With the start of the school year right around the corner, it’s time to start thinking about your kid’s school lunches. You don’t want to send them off with a lunchbox full of pretzels or rely on whatever the school can dish out each day. No, you want to be the parent that packs a healthy, fun lunch that will keep your kid satisfied and alert throughout the day.
So here’s your playbook for successfully planning, prepping, and packing healthy school lunches.
- Make sure to check any food guidelines provided by your kid’s school. They’ll clue you in on any allergy concerns and foods you need to avoid.
- Healthy School Lunches by Eating Well gives fun and healthy ideas from food and nutrition experts for keeping your kids’ lunches fresh, even classics like PB&J
- com gives a whole Month’s Worth of School Lunch Ideas that are simple and guaranteed crowd pleasers
- We shared some no-heat-need options that are relevant all year round, and easy to prep ahead of time
- Non-sandwich options are great for switching things up a bit
- And here are some diet-specific options:
Once you’ve planned your menu for the week, (or even for the month, if you’re ambitious), it’s time for the prep work.
- Wash, slice, and pack fruits and veggies in individual-sized containers on Sunday night so they’re ready to go throughout the week
- Freeze, freeze, freeze. Check out this mom’s ideas for preparing school lunches in the freezer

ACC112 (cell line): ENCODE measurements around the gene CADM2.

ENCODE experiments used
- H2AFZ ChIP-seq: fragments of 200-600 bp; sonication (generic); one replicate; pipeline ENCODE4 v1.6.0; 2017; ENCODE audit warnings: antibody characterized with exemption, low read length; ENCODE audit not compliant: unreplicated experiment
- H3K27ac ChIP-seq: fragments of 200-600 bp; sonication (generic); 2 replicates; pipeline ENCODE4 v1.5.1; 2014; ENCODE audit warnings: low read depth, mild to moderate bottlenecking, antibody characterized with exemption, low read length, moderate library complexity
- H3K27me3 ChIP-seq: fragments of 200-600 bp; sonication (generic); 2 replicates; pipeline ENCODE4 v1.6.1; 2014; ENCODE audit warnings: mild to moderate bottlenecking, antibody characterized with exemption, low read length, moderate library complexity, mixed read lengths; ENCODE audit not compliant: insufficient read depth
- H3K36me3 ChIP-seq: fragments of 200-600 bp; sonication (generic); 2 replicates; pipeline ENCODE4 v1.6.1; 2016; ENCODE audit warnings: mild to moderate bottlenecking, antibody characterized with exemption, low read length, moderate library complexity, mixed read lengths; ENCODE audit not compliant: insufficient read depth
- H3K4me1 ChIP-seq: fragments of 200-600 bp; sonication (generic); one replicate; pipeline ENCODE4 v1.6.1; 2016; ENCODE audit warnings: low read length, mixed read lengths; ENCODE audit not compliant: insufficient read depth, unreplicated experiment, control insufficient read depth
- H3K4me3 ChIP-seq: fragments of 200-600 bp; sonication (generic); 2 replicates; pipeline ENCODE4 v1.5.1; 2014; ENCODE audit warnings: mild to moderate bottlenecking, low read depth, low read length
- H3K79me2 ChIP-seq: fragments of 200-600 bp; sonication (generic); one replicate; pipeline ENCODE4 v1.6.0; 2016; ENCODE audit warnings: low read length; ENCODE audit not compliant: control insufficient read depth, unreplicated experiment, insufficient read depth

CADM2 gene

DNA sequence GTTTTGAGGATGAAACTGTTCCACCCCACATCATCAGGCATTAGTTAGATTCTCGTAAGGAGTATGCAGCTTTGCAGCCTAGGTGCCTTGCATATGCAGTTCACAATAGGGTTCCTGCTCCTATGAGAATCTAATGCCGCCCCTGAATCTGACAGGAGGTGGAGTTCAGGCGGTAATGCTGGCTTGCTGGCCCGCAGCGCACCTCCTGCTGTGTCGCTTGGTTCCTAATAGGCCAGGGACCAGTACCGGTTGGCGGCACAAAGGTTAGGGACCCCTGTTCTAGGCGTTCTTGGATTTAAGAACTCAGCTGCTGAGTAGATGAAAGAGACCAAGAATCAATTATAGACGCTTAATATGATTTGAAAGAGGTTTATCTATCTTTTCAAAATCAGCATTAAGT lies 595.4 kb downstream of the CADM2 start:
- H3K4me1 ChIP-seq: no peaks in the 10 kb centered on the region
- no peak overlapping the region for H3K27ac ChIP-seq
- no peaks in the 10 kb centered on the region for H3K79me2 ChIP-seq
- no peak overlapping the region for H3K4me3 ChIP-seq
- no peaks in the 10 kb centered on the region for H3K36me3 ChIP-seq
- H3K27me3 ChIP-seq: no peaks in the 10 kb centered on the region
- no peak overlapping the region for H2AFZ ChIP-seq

- Organize with sectioned lunch boxes or ziplock containers, cupcake liners, reusable baggies, whatever fits your style and budget
- Invest in a thermos or something similar so your child doesn’t have to eat cold lunch everyday
What about picky eaters?
If you find your kid coming home with a barely-touched lunchbox, you may have a picky eater on your hands. One way to counteract this is to let your kids help with the prepping and packing of their lunches. They’re the ones who will be eating it after all, so it’s helpful to know ahead of time that what you’re taking the time to prepare and pack isn’t going to waste.
Avoid introducing something brand new to them in their lunch. Keep it familiar, yet fun with new shapes for fruits and veggies, sandwich picks in their favorite color, or a note or picture to get them excited for lunch.
If your child will only eat the same three things and you’re desperate for them to branch out, consider a reward system to get them to try something different. That way you can combine their favorites with one newer item for them to try and consider adding to the normal rotation. This is a great way to create balanced, healthy school lunches.